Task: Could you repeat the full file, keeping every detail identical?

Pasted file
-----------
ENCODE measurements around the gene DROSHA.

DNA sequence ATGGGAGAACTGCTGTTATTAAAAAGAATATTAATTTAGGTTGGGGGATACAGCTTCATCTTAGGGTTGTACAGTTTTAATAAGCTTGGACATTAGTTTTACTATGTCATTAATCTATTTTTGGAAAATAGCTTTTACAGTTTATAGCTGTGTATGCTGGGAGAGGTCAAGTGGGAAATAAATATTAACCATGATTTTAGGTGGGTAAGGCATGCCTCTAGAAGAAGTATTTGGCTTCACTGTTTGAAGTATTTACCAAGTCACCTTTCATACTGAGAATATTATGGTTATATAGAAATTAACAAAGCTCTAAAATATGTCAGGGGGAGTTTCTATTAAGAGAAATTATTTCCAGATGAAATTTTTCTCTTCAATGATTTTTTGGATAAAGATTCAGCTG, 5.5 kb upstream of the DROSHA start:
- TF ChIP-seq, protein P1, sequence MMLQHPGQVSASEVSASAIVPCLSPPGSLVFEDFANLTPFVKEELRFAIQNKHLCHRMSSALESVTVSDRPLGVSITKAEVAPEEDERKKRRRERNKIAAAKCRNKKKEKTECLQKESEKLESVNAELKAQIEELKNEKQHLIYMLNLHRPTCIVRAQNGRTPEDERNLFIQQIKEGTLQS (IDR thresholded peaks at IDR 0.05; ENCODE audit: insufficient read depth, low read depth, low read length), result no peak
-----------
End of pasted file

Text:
ENCODE measurements around the gene DROSHA.

DNA sequence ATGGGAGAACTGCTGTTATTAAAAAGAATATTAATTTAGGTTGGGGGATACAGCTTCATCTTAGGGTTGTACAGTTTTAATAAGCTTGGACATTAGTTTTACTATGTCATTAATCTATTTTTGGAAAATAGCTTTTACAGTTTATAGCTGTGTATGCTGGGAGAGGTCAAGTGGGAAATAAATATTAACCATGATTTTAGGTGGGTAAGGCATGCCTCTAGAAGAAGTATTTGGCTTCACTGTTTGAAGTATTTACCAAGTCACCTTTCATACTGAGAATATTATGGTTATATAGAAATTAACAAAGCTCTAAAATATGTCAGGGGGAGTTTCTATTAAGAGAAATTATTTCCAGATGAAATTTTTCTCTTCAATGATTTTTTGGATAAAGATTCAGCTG, 5.5 kb upstream of the DROSHA start:
- TF ChIP-seq, protein P1, sequence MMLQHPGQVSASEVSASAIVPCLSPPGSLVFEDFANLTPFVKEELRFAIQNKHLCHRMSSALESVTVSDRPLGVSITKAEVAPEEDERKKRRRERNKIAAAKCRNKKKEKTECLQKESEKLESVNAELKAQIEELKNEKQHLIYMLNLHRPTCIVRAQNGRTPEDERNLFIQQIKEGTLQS (IDR thresholded peaks at IDR 0.05; ENCODE audit: insufficient read depth, low read depth, low read length), result no peak